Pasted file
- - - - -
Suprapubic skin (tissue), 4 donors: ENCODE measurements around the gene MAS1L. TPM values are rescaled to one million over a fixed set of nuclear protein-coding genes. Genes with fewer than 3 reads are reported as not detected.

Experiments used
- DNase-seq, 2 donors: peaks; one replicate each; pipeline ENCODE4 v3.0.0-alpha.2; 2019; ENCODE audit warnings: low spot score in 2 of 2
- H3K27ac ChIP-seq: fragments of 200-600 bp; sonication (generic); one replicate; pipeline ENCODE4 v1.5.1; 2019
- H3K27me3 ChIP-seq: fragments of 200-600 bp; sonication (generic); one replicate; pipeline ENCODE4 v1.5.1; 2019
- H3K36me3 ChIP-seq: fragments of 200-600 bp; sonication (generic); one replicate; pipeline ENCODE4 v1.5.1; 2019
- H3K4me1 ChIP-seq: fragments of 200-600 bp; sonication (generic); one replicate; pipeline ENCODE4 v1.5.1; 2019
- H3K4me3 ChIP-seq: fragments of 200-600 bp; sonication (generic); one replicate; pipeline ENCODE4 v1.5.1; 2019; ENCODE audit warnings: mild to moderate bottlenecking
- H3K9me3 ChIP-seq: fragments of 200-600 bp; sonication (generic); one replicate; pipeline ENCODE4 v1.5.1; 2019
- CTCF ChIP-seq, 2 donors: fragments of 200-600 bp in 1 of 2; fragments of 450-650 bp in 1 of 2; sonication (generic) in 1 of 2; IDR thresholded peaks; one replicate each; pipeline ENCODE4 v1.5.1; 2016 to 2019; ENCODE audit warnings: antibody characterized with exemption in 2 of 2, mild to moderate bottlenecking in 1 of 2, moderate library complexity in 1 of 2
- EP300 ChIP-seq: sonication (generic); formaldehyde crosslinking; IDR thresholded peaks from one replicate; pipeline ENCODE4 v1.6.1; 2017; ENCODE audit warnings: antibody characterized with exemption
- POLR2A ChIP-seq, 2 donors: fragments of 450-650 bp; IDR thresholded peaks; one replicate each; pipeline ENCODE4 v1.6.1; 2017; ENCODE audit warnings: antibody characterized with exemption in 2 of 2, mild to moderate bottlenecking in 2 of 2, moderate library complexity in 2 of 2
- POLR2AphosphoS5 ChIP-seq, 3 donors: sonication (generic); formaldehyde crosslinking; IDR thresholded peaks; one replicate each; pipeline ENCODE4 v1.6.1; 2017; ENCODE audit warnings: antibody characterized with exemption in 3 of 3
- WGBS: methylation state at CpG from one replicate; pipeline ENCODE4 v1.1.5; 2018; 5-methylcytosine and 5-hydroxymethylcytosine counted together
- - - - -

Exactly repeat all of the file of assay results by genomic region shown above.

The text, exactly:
Suprapubic skin (tissue), 4 donors: ENCODE measurements around the gene MAS1L. TPM values are rescaled to one million over a fixed set of nuclear protein-coding genes. Genes with fewer than 3 reads are reported as not detected.

Experiments used
- DNase-seq, 2 donors: peaks; one replicate each; pipeline ENCODE4 v3.0.0-alpha.2; 2019; ENCODE audit warnings: low spot score in 2 of 2
- H3K27ac ChIP-seq: fragments of 200-600 bp; sonication (generic); one replicate; pipeline ENCODE4 v1.5.1; 2019
- H3K27me3 ChIP-seq: fragments of 200-600 bp; sonication (generic); one replicate; pipeline ENCODE4 v1.5.1; 2019
- H3K36me3 ChIP-seq: fragments of 200-600 bp; sonication (generic); one replicate; pipeline ENCODE4 v1.5.1; 2019
- H3K4me1 ChIP-seq: fragments of 200-600 bp; sonication (generic); one replicate; pipeline ENCODE4 v1.5.1; 2019
- H3K4me3 ChIP-seq: fragments of 200-600 bp; sonication (generic); one replicate; pipeline ENCODE4 v1.5.1; 2019; ENCODE audit warnings: mild to moderate bottlenecking
- H3K9me3 ChIP-seq: fragments of 200-600 bp; sonication (generic); one replicate; pipeline ENCODE4 v1.5.1; 2019
- CTCF ChIP-seq, 2 donors: fragments of 200-600 bp in 1 of 2; fragments of 450-650 bp in 1 of 2; sonication (generic) in 1 of 2; IDR thresholded peaks; one replicate each; pipeline ENCODE4 v1.5.1; 2016 to 2019; ENCODE audit warnings: antibody characterized with exemption in 2 of 2, mild to moderate bottlenecking in 1 of 2, moderate library complexity in 1 of 2
- EP300 ChIP-seq: sonication (generic); formaldehyde crosslinking; IDR thresholded peaks from one replicate; pipeline ENCODE4 v1.6.1; 2017; ENCODE audit warnings: antibody characterized with exemption
- POLR2A ChIP-seq, 2 donors: fragments of 450-650 bp; IDR thresholded peaks; one replicate each; pipeline ENCODE4 v1.6.1; 2017; ENCODE audit warnings: antibody characterized with exemption in 2 of 2, mild to moderate bottlenecking in 2 of 2, moderate library complexity in 2 of 2
- POLR2AphosphoS5 ChIP-seq, 3 donors: sonication (generic); formaldehyde crosslinking; IDR thresholded peaks; one replicate each; pipeline ENCODE4 v1.6.1; 2017; ENCODE audit warnings: antibody characterized with exemption in 3 of 3
- WGBS: methylation state at CpG from one replicate; pipeline ENCODE4 v1.1.5; 2018; 5-methylcytosine and 5-hydroxymethylcytosine counted together